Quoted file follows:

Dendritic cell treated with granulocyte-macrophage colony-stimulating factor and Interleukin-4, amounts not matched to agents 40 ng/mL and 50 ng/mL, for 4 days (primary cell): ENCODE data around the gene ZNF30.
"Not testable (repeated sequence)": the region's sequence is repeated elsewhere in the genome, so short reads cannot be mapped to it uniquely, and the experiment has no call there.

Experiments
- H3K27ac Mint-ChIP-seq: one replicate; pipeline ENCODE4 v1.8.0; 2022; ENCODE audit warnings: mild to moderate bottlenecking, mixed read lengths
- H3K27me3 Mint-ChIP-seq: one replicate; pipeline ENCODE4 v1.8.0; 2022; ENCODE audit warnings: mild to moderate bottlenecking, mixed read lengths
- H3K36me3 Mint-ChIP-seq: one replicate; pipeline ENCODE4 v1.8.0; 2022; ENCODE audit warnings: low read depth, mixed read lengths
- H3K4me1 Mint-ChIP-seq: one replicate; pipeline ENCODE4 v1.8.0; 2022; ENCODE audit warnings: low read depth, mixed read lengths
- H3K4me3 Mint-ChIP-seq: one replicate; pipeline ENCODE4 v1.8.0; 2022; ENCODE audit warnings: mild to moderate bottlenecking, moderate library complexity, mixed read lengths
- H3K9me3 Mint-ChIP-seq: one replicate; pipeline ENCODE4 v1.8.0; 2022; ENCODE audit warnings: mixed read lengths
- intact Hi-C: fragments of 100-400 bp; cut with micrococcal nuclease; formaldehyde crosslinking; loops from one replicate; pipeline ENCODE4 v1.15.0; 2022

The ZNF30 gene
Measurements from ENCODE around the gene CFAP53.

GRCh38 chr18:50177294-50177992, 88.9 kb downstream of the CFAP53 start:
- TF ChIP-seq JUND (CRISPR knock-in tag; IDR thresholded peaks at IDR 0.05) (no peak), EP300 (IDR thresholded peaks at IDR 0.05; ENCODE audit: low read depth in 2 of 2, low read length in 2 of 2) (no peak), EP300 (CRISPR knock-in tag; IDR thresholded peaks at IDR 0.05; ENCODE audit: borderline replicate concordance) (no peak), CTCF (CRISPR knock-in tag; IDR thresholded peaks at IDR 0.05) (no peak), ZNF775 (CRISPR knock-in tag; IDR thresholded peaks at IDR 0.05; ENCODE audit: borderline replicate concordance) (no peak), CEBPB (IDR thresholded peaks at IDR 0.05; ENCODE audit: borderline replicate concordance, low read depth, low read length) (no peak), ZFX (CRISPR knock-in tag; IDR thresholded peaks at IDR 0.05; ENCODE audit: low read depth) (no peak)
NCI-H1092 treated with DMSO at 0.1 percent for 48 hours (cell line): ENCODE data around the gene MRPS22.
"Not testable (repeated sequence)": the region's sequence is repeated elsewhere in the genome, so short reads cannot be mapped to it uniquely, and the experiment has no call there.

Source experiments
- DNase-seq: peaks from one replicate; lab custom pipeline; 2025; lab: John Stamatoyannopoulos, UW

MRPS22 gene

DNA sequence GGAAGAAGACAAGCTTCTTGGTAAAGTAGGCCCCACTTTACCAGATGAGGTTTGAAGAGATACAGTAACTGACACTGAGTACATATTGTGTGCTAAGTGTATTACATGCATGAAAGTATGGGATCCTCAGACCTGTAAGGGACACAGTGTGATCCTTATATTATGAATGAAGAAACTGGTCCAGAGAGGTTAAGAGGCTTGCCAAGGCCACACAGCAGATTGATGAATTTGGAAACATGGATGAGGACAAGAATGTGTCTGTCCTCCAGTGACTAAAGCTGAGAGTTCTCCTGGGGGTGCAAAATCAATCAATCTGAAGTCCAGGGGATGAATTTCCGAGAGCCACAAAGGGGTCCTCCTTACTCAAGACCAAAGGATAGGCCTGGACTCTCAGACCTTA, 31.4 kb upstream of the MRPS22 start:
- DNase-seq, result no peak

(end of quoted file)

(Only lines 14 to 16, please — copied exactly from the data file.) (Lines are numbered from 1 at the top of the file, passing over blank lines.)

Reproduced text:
- TF ChIP-seq JUND (CRISPR knock-in tag; IDR thresholded peaks at IDR 0.05) (no peak), EP300 (IDR thresholded peaks at IDR 0.05; ENCODE audit: low read depth in 2 of 2, low read length in 2 of 2) (no peak), EP300 (CRISPR knock-in tag; IDR thresholded peaks at IDR 0.05; ENCODE audit: borderline replicate concordance) (no peak), CTCF (CRISPR knock-in tag; IDR thresholded peaks at IDR 0.05) (no peak), ZNF775 (CRISPR knock-in tag; IDR thresholded peaks at IDR 0.05; ENCODE audit: borderline replicate concordance) (no peak), CEBPB (IDR thresholded peaks at IDR 0.05; ENCODE audit: borderline replicate concordance, low read depth, low read length) (no peak), ZFX (CRISPR knock-in tag; IDR thresholded peaks at IDR 0.05; ENCODE audit: low read depth) (no peak)
NCI-H1092 treated with DMSO at 0.1 percent for 48 hours (cell line): ENCODE data around the gene MRPS22.
"Not testable (repeated sequence)": the region's sequence is repeated elsewhere in the genome, so short reads cannot be mapped to it uniquely, and the experiment has no call there.